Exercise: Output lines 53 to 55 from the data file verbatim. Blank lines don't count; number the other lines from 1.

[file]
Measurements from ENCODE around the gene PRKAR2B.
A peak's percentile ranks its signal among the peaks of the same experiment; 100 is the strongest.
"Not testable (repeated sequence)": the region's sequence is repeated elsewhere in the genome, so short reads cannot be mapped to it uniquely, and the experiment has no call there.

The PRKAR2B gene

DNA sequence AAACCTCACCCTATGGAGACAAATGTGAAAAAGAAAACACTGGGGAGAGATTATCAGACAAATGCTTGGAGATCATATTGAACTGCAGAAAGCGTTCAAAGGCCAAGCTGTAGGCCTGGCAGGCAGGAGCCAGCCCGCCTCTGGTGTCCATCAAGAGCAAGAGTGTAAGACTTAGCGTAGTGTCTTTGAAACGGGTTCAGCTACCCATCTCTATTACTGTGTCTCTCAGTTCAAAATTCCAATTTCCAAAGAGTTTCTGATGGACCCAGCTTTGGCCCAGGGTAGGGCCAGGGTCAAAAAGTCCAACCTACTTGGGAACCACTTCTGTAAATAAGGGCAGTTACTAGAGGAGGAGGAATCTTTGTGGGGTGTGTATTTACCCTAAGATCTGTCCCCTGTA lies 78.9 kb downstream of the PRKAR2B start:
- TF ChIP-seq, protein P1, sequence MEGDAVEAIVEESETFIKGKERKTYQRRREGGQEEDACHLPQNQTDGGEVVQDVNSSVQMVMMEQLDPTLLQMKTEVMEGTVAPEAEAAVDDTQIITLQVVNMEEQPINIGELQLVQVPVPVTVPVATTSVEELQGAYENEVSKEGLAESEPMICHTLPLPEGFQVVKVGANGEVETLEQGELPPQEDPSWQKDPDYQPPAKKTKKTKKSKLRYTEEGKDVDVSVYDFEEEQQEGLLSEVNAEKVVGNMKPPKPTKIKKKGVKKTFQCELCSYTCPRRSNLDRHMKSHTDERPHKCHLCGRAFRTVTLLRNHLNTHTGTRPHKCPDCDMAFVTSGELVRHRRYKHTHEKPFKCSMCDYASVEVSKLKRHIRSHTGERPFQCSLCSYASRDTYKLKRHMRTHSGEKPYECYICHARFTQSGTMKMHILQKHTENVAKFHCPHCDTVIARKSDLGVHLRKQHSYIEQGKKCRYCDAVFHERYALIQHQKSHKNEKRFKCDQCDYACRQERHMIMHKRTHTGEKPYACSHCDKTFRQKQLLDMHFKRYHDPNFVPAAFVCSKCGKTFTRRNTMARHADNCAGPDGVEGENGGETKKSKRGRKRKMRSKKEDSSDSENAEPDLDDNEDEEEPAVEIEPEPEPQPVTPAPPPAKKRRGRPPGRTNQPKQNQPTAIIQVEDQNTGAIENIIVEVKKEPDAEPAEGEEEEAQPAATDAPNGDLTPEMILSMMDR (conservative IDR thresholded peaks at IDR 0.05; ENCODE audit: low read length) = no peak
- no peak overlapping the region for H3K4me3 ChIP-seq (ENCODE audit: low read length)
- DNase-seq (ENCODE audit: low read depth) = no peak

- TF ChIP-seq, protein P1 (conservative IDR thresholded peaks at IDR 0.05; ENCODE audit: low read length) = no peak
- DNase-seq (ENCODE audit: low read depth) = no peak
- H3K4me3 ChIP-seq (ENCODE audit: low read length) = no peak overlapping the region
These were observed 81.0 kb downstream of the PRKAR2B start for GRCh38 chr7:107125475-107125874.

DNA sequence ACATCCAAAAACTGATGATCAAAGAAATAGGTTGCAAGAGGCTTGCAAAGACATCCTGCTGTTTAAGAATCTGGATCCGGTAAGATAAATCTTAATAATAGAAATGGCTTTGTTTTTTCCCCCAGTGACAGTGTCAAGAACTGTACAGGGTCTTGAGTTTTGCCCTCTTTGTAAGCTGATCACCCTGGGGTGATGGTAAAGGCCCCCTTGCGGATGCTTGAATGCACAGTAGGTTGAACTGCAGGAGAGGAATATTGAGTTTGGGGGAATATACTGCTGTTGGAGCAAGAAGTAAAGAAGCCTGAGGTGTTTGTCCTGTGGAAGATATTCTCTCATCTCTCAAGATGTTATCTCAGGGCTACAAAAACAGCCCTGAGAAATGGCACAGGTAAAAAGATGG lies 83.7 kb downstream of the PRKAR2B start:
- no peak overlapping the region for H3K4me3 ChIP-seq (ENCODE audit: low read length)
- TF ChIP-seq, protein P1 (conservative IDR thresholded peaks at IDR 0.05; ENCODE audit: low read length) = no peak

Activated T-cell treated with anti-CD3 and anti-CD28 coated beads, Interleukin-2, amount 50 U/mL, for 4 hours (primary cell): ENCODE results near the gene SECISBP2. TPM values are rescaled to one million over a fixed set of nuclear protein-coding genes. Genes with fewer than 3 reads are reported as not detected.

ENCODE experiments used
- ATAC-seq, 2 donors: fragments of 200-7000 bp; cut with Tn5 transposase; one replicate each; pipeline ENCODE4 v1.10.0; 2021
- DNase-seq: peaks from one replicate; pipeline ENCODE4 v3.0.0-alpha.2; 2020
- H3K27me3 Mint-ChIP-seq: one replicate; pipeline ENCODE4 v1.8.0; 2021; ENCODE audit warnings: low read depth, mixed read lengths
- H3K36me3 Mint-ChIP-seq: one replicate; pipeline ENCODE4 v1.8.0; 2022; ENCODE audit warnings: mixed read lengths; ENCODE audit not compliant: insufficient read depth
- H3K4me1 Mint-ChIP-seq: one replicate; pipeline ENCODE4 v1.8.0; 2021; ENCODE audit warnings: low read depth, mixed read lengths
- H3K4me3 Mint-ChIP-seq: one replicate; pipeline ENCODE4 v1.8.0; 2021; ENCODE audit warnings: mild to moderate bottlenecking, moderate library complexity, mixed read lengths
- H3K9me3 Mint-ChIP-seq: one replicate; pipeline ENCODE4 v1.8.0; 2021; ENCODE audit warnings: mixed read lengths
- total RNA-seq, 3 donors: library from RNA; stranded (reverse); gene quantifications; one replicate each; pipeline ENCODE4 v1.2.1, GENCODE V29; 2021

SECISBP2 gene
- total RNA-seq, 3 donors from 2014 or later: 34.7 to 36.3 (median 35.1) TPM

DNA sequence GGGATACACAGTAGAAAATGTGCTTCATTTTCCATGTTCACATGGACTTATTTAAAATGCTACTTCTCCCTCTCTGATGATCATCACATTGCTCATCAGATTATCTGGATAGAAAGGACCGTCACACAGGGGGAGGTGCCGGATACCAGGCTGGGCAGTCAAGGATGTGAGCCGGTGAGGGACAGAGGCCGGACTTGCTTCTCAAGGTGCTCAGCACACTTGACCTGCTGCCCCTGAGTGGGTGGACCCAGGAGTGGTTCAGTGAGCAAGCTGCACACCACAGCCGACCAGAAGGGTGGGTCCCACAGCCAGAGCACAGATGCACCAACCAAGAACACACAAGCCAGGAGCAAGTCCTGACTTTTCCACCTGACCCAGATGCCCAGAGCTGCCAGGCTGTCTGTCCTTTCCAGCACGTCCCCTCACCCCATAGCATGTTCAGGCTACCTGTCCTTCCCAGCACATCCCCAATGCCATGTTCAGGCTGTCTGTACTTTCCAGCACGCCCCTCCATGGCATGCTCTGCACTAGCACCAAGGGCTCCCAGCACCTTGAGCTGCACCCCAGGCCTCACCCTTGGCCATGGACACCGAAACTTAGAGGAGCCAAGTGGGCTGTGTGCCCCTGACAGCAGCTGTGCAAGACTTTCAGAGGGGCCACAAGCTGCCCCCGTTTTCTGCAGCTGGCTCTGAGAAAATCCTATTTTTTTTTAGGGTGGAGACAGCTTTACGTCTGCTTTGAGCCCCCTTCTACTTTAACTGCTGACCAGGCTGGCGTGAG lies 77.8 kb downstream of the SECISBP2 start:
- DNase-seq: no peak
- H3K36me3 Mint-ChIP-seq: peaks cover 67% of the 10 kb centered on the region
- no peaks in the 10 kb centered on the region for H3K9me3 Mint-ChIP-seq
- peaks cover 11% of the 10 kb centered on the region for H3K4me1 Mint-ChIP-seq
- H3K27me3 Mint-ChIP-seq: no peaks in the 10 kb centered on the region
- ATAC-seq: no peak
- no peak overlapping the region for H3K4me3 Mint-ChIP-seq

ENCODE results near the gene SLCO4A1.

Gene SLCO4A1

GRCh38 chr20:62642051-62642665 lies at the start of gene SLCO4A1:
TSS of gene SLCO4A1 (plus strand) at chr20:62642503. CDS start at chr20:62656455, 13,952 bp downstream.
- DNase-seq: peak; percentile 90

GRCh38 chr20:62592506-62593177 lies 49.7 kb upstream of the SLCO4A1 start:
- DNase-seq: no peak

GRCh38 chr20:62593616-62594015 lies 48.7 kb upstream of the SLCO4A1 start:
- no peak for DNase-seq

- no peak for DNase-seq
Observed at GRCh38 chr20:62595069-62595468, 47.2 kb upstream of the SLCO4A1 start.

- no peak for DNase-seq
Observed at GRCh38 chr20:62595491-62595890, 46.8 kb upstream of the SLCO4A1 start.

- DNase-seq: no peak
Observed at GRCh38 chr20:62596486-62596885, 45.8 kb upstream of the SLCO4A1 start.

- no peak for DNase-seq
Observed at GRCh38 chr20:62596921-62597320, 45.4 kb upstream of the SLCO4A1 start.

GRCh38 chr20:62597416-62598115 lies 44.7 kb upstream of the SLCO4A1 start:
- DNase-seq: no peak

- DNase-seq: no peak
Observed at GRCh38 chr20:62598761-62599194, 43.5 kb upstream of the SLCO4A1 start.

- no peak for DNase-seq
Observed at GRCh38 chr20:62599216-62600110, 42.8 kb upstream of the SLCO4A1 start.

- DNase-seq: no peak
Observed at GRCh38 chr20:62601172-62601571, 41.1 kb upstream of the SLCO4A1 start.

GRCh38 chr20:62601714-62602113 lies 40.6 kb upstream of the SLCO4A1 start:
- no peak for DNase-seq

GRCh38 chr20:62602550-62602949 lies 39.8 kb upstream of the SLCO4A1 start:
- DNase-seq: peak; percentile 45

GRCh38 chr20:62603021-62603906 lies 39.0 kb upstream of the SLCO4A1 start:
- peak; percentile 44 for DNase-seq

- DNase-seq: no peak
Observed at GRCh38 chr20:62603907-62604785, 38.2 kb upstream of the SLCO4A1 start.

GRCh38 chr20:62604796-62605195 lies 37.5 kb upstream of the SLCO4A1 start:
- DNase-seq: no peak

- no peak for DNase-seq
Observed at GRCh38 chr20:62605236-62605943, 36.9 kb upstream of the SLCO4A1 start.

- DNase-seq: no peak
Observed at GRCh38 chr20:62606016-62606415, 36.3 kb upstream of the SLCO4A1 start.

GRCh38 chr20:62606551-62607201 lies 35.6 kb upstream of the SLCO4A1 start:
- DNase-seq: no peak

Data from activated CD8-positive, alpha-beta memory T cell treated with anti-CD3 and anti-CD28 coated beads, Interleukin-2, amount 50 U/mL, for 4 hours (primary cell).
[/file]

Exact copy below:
GRCh38 chr20:62597416-62598115 lies 44.7 kb upstream of the SLCO4A1 start:
- DNase-seq: no peak

- DNase-seq: no peak